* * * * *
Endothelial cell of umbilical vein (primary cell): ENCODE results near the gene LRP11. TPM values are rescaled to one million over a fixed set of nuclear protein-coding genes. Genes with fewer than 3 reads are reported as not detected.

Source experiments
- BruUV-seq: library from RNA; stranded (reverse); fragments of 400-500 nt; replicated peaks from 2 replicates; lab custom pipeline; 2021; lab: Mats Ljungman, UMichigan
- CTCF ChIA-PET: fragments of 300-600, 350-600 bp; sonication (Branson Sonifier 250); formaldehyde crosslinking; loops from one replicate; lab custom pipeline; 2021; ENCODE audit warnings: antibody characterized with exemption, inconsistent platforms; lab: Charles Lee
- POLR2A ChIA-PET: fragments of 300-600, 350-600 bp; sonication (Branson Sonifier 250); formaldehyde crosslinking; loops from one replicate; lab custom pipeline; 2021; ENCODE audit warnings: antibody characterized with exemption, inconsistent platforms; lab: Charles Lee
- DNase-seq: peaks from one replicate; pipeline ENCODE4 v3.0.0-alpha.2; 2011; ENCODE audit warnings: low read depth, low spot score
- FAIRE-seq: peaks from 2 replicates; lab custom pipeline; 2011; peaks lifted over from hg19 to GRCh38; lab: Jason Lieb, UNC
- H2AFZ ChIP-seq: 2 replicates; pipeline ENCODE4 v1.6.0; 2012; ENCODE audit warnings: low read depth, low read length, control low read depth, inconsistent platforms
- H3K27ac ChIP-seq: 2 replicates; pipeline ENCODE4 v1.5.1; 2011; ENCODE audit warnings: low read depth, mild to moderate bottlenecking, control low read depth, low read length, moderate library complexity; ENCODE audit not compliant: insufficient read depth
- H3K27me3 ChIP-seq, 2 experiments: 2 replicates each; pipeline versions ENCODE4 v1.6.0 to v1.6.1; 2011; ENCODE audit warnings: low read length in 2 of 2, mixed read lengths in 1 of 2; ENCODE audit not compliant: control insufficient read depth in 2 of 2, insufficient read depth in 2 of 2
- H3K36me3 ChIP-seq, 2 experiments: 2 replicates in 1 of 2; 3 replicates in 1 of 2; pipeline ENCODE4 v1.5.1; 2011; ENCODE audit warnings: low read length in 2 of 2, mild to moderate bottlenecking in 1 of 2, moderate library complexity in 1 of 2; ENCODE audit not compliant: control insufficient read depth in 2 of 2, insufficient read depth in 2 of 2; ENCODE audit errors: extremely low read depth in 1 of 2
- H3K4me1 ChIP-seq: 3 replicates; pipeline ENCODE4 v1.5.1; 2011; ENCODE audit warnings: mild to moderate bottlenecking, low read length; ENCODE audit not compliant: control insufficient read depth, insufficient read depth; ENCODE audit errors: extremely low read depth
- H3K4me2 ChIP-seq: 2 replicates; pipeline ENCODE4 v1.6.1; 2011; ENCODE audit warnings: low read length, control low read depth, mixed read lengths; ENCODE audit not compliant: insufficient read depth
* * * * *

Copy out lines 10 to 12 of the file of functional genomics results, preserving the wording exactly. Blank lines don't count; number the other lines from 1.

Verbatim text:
- H3K27me3 ChIP-seq, 2 experiments: 2 replicates each; pipeline versions ENCODE4 v1.6.0 to v1.6.1; 2011; ENCODE audit warnings: low read length in 2 of 2, mixed read lengths in 1 of 2; ENCODE audit not compliant: control insufficient read depth in 2 of 2, insufficient read depth in 2 of 2
- H3K36me3 ChIP-seq, 2 experiments: 2 replicates in 1 of 2; 3 replicates in 1 of 2; pipeline ENCODE4 v1.5.1; 2011; ENCODE audit warnings: low read length in 2 of 2, mild to moderate bottlenecking in 1 of 2, moderate library complexity in 1 of 2; ENCODE audit not compliant: control insufficient read depth in 2 of 2, insufficient read depth in 2 of 2; ENCODE audit errors: extremely low read depth in 1 of 2
- H3K4me1 ChIP-seq: 3 replicates; pipeline ENCODE4 v1.5.1; 2011; ENCODE audit warnings: mild to moderate bottlenecking, low read length; ENCODE audit not compliant: control insufficient read depth, insufficient read depth; ENCODE audit errors: extremely low read depth